Artificial intelligence (AI) is increasingly used in healthcare, from improving the diagnosis of disease to making innovations in treatment. The role of AI in advancing precision medicine was the focus of a recent conference in Boston organised by Harvard Medical School.
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The event featured a panel of experts that tackled the problems of applying AI in medicine and the many scientific, political, and ethical questions that must be addressed to ensure its safety and effectiveness. A panel member, Jonathan Zittrain, a Harvard Law School professor, expressed his apprehension that AI in healthcare could be the next asbestos.
“I think of machine learning kind of as asbestos,” Zittrain said. “It turns out that it’s all over the place, even though at no point did you explicitly install it, and it has possibly some latent bad effects that you might regret later, after it’s already too hard to get it all out.” He noted how AI can easily be duped into reaching false conclusions. To illustrate his point, he showed an image of a cat that a Google algorithm had correctly categorised as a tabby cat. The next slide contained a nearly identical picture of the cat, with only a few pixels changed, and this time Google classified the image as guacamole.
The discussions highlighted these key challenges related to the use of AI in medicine.
How to Anonymise Data from Wearables
Massive data sets often are needed to produce algorithms. But data from wearable devices, for instance, can't be easily anonymised, said Andy Coravos, chief executive of Elektra Labs, a company seeking to identify biomarkers in digital data to improve clinical trials. Could genomic data be de-identified? “Probably not, because your genome is unique to you. It’s the same with most of the biospecimens coming off a lot of wearables and sensors...," Coravos said. This privacy issue can't be overlooked as health tech companies gather more data on their customers. Meaningful regulations should govern the collection of these data or the algorithms being used to analyse them for healthcare. If algorithms are the new drugs, she said, shouldn’t they be regulated with the same rigour?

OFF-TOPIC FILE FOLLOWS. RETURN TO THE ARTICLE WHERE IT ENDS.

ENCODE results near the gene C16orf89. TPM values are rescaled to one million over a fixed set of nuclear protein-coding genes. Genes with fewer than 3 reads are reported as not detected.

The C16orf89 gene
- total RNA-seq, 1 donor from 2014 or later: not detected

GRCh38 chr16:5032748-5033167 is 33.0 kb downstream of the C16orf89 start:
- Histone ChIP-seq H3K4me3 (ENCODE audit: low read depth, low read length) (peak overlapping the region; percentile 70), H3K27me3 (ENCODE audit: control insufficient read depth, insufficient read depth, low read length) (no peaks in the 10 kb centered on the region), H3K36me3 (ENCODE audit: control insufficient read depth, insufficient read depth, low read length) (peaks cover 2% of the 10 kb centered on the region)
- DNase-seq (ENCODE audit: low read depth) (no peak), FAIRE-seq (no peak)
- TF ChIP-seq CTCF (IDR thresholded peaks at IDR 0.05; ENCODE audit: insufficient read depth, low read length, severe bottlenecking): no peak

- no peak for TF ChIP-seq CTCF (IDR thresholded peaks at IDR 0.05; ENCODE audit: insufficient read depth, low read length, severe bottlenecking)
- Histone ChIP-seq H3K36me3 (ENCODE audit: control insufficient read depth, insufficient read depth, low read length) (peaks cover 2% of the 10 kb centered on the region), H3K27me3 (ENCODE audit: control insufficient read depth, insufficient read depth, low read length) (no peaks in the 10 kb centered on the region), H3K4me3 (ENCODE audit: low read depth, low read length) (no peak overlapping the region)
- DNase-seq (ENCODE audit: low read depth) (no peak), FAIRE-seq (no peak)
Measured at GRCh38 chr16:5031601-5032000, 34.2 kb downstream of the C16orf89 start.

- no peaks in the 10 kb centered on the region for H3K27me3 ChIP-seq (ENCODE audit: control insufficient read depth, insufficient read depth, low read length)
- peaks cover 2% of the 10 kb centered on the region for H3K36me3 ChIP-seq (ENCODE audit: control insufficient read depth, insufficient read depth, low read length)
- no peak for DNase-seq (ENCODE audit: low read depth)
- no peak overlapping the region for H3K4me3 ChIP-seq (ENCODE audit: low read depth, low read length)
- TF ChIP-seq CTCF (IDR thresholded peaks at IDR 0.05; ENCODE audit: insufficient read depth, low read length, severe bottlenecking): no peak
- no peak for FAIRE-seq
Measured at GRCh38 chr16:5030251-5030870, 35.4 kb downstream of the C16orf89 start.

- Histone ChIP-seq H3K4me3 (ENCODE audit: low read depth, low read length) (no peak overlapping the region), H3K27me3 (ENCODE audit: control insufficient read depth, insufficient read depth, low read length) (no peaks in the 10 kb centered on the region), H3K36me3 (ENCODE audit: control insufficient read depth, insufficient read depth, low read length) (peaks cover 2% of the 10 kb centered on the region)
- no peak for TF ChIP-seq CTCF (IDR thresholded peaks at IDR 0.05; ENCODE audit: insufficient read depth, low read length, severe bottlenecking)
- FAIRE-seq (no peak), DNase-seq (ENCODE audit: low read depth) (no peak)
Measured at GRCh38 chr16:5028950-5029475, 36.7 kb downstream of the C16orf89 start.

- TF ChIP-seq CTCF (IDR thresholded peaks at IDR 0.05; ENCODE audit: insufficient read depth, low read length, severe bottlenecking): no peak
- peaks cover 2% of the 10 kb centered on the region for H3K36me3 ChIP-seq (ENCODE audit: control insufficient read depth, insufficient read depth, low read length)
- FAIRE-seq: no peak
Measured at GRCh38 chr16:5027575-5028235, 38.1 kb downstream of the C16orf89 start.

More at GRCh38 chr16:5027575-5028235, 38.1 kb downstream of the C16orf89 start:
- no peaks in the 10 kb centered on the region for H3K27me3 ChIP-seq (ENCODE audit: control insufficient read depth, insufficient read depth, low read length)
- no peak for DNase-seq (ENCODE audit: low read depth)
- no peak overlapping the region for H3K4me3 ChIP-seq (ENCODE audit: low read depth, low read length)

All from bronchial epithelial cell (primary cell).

Bias isn’t Just in People, It’s in the Data They Keep
AI is said to be a tool for eliminating bias in healthcare by helping doctors to standardise the way they care for patients. Algorithms are developed to ensure the provision of the most effective care. But AI is just as likely to perpetuate bias as it is to eliminate it, said Kadija Ferryman, a fellow at the Data & Society Research Institute in New York, who noted that bias is embedded in the data being fed to algorithms, whose outputs could be skewed as a result. She cited one algorithm that is used to identify skin cancer that was less effective in people with darker skin. In mental healthcare, data kept in electronic medical records has been shown to be infused with bias towards women and people of colour. “Using AI has the potential to advance medical insights through the collection and analysis of large volumes and types of health data,” Ferryman pointed out. “However, we must keep our focus on the potential for these technologies to exacerbate and extend unfair outcomes.”
Confusing Correlation and Causation
AI is useful in finding correlations within data, helping clinicians and researchers to identify the causes of disease and develop more effective treatment. But Zittrain, the Harvard law professor, highlighted certain spurious correlations that AI has been known to surface. One such correlation, for example, pertains to the number of suicides by hanging or strangulation in North Carolina and the number of lawyers in the state. In another example, the shape of a graph of opium production by year in Afghanistan correlated almost exactly with a silhouette of Mount Everest. The point, Zittrain said, is that a correlation is just a correlation — not a cause. And AI is not so great at distinguishing between the two. Meaningful conclusions are arrived at, he added, with human logic and collaboration.
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